Is Age a Determinant for Nausea and Vomiting in Disabled Patients after Dental Treatment Under Sedation?


Turgut H. C. , ALKAN M. , Gulay K. I. P. , Mustafa S. A. T. A. C. , Altundag S. K. , Bozkaya S., ...More

NIGERIAN JOURNAL OF CLINICAL PRACTICE, vol.20, no.11, pp.1497-1500, 2017 (Journal Indexed in SCI) identifier identifier identifier

  • Publication Type: Article / Article
  • Volume: 20 Issue: 11
  • Publication Date: 2017
  • Doi Number: 10.4103/1119-3077.222296
  • Title of Journal : NIGERIAN JOURNAL OF CLINICAL PRACTICE
  • Page Numbers: pp.1497-1500

Abstract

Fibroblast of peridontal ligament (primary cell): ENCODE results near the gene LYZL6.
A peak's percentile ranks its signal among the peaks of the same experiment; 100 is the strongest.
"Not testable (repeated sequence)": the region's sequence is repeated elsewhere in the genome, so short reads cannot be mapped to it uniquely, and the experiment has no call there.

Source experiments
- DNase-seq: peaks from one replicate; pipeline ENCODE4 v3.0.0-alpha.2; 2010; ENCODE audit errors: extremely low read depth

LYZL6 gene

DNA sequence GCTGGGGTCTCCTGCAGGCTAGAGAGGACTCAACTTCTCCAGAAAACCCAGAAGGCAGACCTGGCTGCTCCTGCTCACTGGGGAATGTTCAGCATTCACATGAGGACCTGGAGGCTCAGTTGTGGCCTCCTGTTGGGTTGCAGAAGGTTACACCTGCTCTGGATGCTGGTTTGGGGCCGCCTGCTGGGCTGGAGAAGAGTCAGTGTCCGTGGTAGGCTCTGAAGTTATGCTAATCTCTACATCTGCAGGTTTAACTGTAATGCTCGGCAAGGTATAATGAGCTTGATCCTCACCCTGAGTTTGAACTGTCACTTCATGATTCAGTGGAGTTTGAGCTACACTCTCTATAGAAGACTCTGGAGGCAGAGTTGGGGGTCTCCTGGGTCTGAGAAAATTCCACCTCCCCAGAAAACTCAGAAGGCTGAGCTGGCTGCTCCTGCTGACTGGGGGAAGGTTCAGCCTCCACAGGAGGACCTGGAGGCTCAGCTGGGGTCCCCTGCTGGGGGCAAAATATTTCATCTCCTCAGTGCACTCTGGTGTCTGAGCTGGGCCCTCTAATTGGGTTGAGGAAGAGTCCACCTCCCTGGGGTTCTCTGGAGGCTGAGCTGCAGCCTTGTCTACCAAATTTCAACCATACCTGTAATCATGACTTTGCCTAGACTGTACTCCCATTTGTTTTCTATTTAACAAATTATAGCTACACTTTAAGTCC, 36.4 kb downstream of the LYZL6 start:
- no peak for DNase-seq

Background and Aim: Postoperative nausea and vomiting (PONV) is one of most frequently encountered problems after dental treatment of mentally and/or motor disabled patients under sedation or general anesthesia. In this study, we aimed to investigate whether PONV incidence in disabled patients differs between adults (>= 18 years) and children/teenage (<18 years). Also investigating complication rates related with anesthesia protocols were additional objectives of the study. Materials and Methods: We retrospectively evaluated anesthesia reports of 664 cases undergone different dental treatment procedures under deep sedation with various anesthetic agents. Two study groups (Group 1 consisted from patients with special needs <18 years, while Group 2 consisted from patients >= 18 years) were created. PONV incidence and other complications recorded. Results: There was no statistical difference between groups in terms of used anesthetic agent except midazolam (P < 0.017), while higher female/male ratio and longer duration of anesthesia was recorded in Group 2 (P = 0.043 and P = 0.046, respectively). We found significantly higher PONV rates in disabled patients under 18 years (P = 0.006). Hypoxia (peripheral oxygen saturation (SpO(2)) <90%) and bradycardia (heart rate <50/minute) were observed in only two patients. Conclusion: PONV is more common in disabled patients younger than 18 years and dental treatment procedures under deep sedation can be provided with acceptable complication rates in patients with special needs.